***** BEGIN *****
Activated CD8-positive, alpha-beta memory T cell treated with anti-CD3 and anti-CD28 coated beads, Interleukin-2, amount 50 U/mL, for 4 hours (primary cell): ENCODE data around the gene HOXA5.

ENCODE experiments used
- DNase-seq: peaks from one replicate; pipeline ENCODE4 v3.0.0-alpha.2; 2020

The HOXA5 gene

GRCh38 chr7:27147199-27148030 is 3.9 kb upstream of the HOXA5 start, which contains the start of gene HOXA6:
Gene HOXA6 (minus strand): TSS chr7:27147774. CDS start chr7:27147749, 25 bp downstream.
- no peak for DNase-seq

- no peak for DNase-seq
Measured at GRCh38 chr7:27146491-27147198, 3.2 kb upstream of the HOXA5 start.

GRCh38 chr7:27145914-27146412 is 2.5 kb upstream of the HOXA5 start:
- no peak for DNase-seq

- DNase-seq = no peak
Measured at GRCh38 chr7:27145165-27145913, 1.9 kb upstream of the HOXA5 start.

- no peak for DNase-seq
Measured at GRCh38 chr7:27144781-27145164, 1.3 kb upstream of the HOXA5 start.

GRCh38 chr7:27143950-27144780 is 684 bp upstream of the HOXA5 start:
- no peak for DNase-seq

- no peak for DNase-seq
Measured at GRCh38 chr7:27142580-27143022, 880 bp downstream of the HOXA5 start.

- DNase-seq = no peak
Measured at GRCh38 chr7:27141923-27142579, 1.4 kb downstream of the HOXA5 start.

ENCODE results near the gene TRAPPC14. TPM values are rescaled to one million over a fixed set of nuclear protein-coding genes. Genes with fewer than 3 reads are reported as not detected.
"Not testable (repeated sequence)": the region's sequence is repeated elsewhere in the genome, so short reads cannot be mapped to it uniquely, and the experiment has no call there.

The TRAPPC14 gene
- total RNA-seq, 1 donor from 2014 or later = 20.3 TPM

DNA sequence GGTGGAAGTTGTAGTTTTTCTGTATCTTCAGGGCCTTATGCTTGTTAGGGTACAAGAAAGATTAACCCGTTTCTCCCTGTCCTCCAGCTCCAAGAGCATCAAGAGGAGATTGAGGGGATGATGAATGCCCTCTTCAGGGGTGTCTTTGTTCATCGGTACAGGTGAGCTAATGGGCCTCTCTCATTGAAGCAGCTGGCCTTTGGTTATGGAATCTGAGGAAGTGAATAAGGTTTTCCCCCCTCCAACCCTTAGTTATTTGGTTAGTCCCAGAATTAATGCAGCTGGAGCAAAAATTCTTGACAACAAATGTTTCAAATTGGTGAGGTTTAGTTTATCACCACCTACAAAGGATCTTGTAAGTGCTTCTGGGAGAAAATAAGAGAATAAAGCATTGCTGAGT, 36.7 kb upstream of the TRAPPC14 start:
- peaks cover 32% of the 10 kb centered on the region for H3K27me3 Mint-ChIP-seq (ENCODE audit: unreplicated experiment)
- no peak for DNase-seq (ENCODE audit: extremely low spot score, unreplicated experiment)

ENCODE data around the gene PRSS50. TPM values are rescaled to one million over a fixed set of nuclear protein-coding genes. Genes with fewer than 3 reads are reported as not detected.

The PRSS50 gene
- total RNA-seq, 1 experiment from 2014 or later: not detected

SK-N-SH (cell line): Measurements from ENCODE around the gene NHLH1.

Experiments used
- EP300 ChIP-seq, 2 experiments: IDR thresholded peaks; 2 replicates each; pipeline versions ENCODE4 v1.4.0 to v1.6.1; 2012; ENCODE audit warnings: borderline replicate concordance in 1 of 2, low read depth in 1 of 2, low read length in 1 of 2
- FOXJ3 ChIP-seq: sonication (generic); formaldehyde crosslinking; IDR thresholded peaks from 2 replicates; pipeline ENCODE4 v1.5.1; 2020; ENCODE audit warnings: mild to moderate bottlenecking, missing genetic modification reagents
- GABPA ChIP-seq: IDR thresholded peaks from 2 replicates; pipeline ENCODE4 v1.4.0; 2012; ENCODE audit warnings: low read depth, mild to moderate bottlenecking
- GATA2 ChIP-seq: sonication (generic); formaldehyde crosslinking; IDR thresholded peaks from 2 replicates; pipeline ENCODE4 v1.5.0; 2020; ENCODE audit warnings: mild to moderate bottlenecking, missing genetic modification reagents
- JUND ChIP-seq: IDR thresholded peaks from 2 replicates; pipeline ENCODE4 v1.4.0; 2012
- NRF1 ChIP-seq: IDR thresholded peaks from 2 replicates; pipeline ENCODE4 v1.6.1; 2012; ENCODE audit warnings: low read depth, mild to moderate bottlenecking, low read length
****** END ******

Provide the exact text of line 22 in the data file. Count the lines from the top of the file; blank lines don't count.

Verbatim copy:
ENCODE results near the gene TRAPPC14. TPM values are rescaled to one million over a fixed set of nuclear protein-coding genes. Genes with fewer than 3 reads are reported as not detected.